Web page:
Moderation in a sugar-crazed society often seems more difficult than it really is. All too frequently advertisers and food manufacturers remind us just how good candy can be, as if we needed reminding! Two hundred years ago, the average American ate only 2 pounds of sugar a year. In 1970, we ate 123 pounds of sugar per year. Today, the average American consumes almost 152 pounds of sugar in one year. This is equal to 3 pounds (or 6 cups) of sugar consumed per week! But believe it or not there are sweets that are not as decay-promoting as others. Overall, we can divide candy into two categories: the good (or at least not so bad) and the bad. Knowing which types of candy to steer clear of can help you make better decisions about your candy consumption and reduce your risk of tooth decay. Keep in mind that the number of cavities you get is directly proportional to the frequency and duration that sweets are in your mouth each day, not necessarily the volume of sweets. Feel free to call me at 248-356-8790 or email me (the link is on my website) for more information.
First let’s look at the bad:
- Sour candies have a high acidity level that wreaks havoc on our teeth because the low pH breaks down tooth enamel so quickly and effectively. However, there is a plus side. The action of sucking on a hard drop actually increases saliva production and can help neutralize the low pH levels found in your mouth. I recommend that you try to wait 30 minutes after eating anything highly acidic before you brush your teeth. If you brush immediately after an acidic treat, you run the risk of increasing the rate of enamel erosion since the brushing action can literally polish away the acid-softened enamel surface. If your sweet is not acidic, then you should brush immediately after eating it.
- Oh those wonderful gummy bears! Sticky taffy and chewy caramel bars wrapped in chocolate are also implicated in giving children and adults cavities, toothache and of course a raging sugar high. In a nutshell, anything sticky or chewy sticks like glue to the tiny crevices of your teeth making it nearly impossible for your natural saliva to wash it away. This is also especially true with pre-sweetened breakfast cereals!
- The last sugar culprit on my bad list is what I like to call hidden sugar. This sugar, more than any other, is the most dangerous. It can be found in the very obvious breakfast cereal to soda to yogurt. For example, which do you believe has more sugar, 1 can of baked beans or a can of your favorite energy drink? If you guessed the energy drink has more sugar, you’d be wrong. The canned baked beans have 56 grams of sugar, while the energy drink racks up 54 grams of sugar. Fifty-six grams of sugar is 2 ounces or 4 tablespoons of sugar. If you’re curious about the sugar in your food, pop over to New York Times and view Mark Bittman’s quick video on his take on hidden sugar.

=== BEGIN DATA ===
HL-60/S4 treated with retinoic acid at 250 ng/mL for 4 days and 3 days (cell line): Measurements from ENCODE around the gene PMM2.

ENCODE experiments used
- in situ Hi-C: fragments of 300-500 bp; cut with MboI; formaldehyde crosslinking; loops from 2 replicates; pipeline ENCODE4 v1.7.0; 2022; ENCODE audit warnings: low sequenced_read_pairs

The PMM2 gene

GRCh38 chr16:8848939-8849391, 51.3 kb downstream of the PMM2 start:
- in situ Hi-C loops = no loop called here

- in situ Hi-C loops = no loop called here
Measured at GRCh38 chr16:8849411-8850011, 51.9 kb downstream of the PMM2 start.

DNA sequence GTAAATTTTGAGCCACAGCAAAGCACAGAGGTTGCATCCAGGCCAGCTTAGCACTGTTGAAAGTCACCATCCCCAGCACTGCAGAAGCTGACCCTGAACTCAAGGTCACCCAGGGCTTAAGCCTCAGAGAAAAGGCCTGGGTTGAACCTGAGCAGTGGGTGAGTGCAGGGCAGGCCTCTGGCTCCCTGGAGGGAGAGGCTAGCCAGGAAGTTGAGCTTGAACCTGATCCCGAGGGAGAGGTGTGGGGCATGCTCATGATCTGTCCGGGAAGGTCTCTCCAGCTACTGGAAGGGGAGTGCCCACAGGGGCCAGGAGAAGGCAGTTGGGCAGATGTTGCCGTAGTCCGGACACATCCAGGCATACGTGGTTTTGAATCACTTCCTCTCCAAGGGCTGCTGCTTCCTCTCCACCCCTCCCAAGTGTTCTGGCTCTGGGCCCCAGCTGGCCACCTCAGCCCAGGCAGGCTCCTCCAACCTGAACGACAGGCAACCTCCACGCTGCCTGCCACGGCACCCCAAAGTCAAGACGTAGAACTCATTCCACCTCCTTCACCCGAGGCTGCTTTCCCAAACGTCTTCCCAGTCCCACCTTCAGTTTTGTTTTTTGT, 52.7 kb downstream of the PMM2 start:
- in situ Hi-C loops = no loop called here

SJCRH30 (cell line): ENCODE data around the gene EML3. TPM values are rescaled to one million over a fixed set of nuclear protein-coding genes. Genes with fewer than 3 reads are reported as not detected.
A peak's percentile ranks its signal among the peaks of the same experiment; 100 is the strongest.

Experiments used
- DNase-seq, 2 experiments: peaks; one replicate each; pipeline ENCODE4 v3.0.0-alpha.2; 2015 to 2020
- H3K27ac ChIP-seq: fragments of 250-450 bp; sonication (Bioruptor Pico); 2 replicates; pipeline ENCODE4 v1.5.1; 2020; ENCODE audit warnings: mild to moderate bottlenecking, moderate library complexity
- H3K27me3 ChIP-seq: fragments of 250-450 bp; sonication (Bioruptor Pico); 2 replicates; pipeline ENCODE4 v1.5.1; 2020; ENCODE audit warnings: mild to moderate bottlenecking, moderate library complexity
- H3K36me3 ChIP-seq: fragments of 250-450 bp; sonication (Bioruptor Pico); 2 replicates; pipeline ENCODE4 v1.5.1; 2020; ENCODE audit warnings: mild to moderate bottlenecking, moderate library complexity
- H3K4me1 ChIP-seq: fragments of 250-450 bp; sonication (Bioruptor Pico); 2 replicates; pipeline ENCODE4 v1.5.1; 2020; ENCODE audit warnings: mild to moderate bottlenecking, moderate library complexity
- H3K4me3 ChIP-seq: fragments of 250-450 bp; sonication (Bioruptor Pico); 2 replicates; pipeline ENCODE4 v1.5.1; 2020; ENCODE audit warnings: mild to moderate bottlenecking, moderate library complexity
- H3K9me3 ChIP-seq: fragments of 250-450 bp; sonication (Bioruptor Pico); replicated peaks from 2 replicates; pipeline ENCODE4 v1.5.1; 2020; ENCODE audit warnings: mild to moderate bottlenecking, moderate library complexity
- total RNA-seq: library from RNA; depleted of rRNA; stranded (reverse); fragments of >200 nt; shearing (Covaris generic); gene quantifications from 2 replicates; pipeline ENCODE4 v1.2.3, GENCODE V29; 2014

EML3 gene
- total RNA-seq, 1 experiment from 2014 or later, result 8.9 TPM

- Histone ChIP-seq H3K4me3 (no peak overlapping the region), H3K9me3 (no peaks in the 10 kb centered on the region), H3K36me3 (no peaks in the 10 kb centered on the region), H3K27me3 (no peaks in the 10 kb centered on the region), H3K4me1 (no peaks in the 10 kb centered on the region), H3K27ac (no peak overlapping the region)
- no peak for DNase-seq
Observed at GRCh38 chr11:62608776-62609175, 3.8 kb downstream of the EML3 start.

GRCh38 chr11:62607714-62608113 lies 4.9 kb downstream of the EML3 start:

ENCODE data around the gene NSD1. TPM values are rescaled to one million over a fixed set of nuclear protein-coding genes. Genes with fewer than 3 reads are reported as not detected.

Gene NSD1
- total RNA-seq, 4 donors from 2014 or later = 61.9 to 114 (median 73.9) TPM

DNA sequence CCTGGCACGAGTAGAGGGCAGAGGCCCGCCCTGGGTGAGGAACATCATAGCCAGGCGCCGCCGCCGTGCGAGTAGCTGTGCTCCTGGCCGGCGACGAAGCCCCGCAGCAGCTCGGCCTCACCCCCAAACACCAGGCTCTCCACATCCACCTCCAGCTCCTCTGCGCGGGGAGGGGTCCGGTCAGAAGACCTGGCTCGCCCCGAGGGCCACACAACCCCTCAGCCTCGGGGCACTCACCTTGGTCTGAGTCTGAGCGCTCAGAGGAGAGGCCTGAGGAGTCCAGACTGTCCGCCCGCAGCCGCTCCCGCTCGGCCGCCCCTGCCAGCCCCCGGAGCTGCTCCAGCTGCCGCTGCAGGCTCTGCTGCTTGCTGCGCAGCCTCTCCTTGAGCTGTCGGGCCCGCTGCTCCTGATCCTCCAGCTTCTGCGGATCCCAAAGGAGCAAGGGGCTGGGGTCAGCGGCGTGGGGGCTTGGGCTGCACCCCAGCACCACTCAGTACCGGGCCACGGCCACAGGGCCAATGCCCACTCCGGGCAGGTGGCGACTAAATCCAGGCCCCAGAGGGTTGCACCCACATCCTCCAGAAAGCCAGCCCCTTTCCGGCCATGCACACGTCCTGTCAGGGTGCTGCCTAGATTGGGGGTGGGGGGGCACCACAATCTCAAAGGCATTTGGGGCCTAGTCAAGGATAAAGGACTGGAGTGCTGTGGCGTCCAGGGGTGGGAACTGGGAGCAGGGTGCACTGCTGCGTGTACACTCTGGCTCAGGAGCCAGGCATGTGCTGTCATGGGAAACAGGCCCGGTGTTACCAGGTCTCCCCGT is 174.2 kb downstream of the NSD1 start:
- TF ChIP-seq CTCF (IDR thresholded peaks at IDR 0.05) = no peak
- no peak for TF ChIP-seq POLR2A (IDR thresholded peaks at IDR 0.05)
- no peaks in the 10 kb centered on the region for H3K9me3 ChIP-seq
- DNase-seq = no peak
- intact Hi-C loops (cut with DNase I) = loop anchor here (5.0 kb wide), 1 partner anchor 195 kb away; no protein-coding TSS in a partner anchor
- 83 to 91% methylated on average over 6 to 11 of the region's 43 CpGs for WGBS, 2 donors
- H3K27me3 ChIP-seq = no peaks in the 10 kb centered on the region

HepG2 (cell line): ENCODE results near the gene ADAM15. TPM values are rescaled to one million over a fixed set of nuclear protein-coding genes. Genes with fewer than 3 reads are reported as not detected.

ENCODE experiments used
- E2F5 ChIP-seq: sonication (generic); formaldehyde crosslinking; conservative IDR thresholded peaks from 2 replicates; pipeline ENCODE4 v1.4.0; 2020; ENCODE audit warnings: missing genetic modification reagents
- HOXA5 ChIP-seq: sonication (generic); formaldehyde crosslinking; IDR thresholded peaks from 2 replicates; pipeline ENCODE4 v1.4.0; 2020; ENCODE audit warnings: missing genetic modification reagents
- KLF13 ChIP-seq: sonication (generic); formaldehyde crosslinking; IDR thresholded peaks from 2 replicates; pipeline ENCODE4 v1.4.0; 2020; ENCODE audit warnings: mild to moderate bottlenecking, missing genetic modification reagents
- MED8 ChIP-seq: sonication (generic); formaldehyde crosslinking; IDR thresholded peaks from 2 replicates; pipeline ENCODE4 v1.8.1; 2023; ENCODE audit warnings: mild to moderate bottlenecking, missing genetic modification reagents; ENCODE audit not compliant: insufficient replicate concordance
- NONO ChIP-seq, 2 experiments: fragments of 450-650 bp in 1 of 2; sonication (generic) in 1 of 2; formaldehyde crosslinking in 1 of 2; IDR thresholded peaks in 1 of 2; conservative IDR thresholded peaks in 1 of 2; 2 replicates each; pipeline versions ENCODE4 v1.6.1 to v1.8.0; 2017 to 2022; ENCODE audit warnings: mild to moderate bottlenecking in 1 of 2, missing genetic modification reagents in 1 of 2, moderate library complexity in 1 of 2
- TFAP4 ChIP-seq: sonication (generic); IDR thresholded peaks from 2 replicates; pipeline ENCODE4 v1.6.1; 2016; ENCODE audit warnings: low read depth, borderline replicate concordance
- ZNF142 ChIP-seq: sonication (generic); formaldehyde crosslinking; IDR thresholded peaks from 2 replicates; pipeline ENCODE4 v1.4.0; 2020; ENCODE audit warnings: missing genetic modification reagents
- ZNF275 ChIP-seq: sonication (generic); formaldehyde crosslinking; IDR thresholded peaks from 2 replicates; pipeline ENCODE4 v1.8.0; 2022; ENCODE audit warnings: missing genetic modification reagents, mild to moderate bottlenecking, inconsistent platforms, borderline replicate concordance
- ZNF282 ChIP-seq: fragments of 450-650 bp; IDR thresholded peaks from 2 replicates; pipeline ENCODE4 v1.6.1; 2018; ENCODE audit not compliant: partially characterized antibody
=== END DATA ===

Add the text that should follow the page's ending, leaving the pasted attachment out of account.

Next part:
Now for the Good category:
- Dark chocolate, although loaded with sugar, does have some redeeming properties. Among these are its antioxidants that studies have shown can be good for heart health and even possibly reduce blood pressure. Of course any chocolate eaten in large quantities can be bad for you.
- Sugar-free gum can prevent cavities. When you chew it, it naturally increases your saliva production washing away food particles and bad bacteria before they can stick to the surface of your teeth. The extra saliva also neutralizes the acids in the mouth to help prevent tooth decay. Gum with xylitol is especially helpful in preventing cavities, but you need to chew close to 5 grams of xylitol per day to have it decrease decay. With most sugar free gum, that would mean chewing about 20 sticks per day! However if you check on the internet, there is gum available that has close to 1 gram of xylitol per stick that would be excellent for the decay prone person who loves to chew gum (my wife!).
- Sugar-free hard candies and lollipops also stimulate saliva production. These are also available at most bulk food stores. The more saliva, the lower the risk of getting cavities!
Indulging in sweets shouldn’t be a guilt-induced event, just remember to brush afterward. At Mark W Langberg, DDS, MAGD, PC, we feel providing resources about dental care to our patients allows us to win the battle against cavities one patient at a time. Call us at 248-356-8790 at our Southfield, Michigan location, where we offer a wide variety of exceptional dental services, always with your comfort and safety our top priority!
That’s all for today,
Mark W Langberg, DDS, MAGD